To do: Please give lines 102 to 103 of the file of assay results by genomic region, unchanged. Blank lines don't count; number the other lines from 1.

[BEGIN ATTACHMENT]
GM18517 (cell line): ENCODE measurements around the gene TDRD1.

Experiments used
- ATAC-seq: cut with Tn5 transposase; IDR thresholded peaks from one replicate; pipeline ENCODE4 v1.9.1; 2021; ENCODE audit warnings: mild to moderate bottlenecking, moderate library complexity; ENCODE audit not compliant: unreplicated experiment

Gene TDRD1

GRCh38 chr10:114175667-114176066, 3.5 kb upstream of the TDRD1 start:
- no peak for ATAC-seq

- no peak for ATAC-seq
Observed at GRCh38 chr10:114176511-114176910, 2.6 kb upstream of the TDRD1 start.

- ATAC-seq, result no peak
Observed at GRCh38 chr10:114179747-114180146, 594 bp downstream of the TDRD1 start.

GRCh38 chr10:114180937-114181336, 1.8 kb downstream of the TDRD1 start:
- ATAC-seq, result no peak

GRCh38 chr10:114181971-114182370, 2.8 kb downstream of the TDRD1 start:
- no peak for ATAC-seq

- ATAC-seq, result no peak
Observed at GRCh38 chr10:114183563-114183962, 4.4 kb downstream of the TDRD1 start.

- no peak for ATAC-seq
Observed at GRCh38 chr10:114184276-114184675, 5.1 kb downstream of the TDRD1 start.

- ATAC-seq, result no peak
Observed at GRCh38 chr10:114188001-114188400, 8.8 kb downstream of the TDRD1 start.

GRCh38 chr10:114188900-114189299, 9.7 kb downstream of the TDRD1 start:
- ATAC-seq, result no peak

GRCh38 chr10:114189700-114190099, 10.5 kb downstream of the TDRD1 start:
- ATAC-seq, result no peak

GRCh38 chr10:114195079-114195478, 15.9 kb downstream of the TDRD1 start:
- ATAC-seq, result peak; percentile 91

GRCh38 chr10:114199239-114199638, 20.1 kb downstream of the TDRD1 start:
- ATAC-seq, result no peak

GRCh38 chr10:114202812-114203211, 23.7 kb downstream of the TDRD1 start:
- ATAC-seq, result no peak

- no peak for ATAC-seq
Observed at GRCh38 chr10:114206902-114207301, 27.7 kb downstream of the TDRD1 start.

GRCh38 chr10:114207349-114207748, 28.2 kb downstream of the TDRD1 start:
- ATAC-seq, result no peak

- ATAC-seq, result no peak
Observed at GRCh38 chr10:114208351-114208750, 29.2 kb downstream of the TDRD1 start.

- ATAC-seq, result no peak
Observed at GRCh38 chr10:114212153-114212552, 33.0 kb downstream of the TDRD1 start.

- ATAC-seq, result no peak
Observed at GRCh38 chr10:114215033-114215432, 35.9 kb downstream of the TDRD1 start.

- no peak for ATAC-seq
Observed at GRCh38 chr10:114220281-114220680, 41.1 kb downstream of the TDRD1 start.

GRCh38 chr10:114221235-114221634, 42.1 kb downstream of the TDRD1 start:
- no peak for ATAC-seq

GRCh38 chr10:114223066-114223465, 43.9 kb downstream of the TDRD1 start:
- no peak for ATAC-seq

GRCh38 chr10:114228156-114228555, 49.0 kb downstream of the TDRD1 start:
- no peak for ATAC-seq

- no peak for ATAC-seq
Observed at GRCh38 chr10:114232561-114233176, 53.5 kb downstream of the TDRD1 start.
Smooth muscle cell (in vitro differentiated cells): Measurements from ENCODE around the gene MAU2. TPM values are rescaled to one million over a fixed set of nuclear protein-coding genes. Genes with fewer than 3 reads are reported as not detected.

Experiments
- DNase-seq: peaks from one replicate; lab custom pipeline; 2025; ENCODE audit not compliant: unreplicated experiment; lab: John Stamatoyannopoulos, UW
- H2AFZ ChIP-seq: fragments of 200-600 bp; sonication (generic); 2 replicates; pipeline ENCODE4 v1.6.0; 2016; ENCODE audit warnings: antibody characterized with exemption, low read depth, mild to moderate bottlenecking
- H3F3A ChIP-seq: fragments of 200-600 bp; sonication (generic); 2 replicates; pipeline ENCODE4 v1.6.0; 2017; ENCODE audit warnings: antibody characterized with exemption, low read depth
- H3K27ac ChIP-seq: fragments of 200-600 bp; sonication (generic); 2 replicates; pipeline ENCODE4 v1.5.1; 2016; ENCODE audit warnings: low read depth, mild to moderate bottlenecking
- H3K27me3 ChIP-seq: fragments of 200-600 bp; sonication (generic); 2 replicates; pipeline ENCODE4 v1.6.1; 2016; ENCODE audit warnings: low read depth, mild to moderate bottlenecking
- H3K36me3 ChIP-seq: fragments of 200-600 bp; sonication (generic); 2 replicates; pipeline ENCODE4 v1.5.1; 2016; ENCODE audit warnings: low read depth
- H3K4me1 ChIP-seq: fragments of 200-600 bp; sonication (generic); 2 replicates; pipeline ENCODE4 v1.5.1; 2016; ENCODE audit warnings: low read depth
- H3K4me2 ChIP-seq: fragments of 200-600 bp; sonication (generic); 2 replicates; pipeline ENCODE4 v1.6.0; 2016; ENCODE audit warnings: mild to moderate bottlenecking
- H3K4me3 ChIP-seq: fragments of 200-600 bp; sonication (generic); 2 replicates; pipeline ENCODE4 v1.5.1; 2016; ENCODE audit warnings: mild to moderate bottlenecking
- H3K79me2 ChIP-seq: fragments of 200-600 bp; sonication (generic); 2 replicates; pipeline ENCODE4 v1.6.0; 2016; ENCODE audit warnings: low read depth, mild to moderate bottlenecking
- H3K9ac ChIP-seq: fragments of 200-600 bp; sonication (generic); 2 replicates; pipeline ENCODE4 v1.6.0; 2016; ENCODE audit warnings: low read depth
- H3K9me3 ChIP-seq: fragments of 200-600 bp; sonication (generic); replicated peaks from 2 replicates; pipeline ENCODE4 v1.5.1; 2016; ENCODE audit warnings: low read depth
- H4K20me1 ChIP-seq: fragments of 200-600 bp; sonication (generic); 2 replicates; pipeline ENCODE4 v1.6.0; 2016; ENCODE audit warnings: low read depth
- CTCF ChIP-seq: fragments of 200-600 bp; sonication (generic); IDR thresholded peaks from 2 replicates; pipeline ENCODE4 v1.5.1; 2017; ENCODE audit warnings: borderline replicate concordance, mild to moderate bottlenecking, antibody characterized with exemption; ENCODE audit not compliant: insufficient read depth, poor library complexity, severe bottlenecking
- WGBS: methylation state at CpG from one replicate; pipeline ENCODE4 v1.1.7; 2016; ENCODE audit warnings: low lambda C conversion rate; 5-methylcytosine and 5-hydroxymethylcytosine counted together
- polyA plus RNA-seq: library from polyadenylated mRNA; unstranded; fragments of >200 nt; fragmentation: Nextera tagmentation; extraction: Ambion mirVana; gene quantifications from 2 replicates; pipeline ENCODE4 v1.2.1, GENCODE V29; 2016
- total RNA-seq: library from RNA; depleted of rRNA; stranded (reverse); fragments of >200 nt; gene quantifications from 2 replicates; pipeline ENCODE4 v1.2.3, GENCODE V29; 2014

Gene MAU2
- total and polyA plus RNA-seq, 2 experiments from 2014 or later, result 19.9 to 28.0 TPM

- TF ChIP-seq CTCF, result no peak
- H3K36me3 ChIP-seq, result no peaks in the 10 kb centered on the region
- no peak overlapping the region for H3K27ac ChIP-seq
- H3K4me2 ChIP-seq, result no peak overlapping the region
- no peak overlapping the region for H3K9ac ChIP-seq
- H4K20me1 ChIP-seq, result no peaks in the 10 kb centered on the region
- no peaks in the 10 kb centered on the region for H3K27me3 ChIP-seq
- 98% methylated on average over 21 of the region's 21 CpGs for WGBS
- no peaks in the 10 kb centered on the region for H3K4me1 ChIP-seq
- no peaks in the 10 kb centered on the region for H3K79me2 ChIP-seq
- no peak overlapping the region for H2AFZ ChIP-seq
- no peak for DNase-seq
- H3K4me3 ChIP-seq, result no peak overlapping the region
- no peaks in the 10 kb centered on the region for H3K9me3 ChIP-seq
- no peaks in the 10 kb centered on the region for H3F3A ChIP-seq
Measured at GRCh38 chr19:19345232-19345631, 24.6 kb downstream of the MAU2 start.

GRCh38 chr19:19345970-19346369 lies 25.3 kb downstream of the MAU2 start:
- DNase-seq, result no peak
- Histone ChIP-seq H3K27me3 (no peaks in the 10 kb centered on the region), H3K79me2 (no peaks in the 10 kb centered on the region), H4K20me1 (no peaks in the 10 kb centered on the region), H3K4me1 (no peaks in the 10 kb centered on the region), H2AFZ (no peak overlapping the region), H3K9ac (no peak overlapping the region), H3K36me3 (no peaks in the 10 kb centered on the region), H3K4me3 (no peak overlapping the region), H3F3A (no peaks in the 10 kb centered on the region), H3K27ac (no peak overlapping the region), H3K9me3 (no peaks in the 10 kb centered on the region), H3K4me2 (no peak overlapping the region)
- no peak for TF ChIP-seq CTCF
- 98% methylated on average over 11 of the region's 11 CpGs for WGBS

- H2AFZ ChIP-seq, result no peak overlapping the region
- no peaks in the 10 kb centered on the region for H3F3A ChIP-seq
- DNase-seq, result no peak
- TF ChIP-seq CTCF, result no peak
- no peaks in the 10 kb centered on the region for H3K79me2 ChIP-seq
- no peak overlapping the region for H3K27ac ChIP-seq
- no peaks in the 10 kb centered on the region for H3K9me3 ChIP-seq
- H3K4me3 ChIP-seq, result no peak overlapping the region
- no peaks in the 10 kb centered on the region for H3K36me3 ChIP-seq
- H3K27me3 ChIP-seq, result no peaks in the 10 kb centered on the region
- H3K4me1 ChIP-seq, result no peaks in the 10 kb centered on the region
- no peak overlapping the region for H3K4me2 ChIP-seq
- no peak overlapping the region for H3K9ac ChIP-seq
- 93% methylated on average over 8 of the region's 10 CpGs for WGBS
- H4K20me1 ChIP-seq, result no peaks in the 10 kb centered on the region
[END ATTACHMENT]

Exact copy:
- H3K27me3 ChIP-seq, result no peaks in the 10 kb centered on the region
- H3K4me1 ChIP-seq, result no peaks in the 10 kb centered on the region